• Japanese monsters can get really weird. It seems like a lot of legends they tell were made simply to creep people out, or to get a laugh. Monsters aren't only there to provide combat challenges. There are also plenty of ways to use the monsters presented for role playing or puzzle challenges. And not every monster is immediately out to attack the players. 
  • Even without getting into anime or sentai shows, many depictions of samurai or ninja (and the less common depictions of magicians like onmyoji or yamabushi) are super-heroic. Granted, most are 'street level' if compared to Marvel or DC superheroes, but the focus is usually on people doing things that couldn't really happen - or at least would be very improbable. And I'm not just talking about Zatoichi the blind swordsman. Just like with Flying Swordsmen, it was important that I make a 'heavy' OSR game with plenty of kewl powrz. Yes, you could play an OA style game with just BX D&D, but it would miss some of the feel of the source material because of it. 
Thanks to the people who have purchased the game so far! I appreciate it, and if you have a review of the game, send me a link - I'd love to read it. 


  1. Its been a while since I have read a game and been nodding my head at all the author's rules decisions. Kudos! Now I am excited to try Chanbara out.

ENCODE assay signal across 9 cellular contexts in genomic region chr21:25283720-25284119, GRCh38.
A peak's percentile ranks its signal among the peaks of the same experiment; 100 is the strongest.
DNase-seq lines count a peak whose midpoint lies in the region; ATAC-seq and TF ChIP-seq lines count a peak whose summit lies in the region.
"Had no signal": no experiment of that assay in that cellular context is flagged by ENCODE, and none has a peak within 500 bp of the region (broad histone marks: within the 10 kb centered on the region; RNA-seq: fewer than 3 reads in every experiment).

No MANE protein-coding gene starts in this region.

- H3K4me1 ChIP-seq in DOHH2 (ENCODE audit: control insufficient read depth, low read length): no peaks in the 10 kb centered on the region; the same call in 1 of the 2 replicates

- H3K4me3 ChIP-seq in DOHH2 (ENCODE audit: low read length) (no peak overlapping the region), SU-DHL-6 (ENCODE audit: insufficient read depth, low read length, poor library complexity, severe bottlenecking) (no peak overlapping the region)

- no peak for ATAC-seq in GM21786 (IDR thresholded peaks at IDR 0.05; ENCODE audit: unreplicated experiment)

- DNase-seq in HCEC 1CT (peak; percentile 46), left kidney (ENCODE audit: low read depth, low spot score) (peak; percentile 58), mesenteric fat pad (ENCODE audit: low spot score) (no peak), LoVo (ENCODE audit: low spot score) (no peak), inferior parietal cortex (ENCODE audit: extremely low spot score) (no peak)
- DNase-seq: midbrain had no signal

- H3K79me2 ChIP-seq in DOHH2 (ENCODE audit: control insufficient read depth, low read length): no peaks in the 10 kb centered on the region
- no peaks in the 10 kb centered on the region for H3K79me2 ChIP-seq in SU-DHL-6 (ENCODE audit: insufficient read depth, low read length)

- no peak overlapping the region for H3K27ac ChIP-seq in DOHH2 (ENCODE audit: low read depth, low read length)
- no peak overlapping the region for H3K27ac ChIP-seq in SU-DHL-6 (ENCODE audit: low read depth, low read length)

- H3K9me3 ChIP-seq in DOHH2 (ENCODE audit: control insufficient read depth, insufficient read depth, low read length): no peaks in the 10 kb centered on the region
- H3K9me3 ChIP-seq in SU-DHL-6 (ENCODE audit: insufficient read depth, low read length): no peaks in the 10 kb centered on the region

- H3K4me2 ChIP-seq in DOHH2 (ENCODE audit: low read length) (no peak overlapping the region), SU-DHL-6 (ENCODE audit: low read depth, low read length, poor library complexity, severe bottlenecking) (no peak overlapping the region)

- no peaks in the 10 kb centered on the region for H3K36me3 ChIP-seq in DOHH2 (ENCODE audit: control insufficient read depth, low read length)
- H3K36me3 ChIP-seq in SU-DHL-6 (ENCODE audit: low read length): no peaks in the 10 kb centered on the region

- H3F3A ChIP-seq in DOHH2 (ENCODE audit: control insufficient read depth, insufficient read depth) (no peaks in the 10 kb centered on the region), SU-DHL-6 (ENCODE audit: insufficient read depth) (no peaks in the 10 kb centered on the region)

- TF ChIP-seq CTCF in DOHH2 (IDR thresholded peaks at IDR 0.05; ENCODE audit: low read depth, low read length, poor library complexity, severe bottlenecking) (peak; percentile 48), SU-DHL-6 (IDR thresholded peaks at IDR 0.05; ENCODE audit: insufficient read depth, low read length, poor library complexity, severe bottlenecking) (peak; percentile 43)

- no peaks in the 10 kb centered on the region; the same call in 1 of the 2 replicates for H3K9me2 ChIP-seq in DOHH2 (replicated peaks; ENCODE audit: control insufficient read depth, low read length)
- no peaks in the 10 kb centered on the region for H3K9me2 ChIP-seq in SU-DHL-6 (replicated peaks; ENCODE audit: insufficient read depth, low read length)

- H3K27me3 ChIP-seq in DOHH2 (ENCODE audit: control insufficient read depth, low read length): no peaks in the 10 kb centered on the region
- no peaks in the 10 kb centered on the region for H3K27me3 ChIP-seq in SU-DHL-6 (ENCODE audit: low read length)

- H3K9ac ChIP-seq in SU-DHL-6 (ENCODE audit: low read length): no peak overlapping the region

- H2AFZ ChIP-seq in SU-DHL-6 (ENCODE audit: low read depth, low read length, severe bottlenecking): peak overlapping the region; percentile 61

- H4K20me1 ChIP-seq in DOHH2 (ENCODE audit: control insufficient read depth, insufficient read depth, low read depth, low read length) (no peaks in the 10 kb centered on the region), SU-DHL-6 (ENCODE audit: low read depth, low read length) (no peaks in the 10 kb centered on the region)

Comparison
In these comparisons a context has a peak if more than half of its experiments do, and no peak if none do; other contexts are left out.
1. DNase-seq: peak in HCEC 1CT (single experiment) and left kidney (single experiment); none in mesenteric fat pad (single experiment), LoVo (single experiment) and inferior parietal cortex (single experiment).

Is there an off-the-shelf starting setting you'd recommend, or should I dive into some films and come up with a town, some factions, and a political situation?

  2. Thanks, Jed! I did the latter, but cribbed some notes from a historical fantasy Japan game I ran back in the 90's with a mix of AD&D 1E and 2E, and in another campaign I ran in the '00s using 3E OA.

    The game is set up setting free to allow the freedom to set it in pseudo-historical Japan, Kara-Tur or another pre-made feudal Japanese themed setting, or as you say build your own old school style.

    I will eventually edit my setting notes into a readable format and publish it as a companion setting, but for now you might do best on your own. As for recommendations, check out the Keanu Reeves "47 Ronin" (terrible adaptation of the legend, perfect Chanbara inspiration), "Owl's Castle", and if you can find it, "Onmyoji: The Yin/Yang Master." Oh, and for the home town, "Yojinbo" has a good town with lots of factions/conflict to borrow.

  3. Thanks!
    Reading OA1 and Valley of the Mists for inspiration now. I found Owls Castle (1999) on YouTube - terrible Russian dubbing, but looks great.
    Are there any chanbara drama series worth checking out?

  4. I always enjoyed Abarenbo Shogun. Very formulaic, but fun to watch. Many NHK Taiga Dramas are good too, but would run for a year of weekly episodes so long! I never watched one consistently, but would catch the occasional episode. I'm personally partial to Furin Kazan (2007) because I lived in the province that was ruled by Takeda Shingen. Yoshitsune (2005) was good, too. My son and I saw a few episodes of Sanada Maru (2016) which was also pretty good, and I wish I had time to watch more of it. These are all more historical but still have plenty of action.

    1. Awesome, this gives me a lot to go on!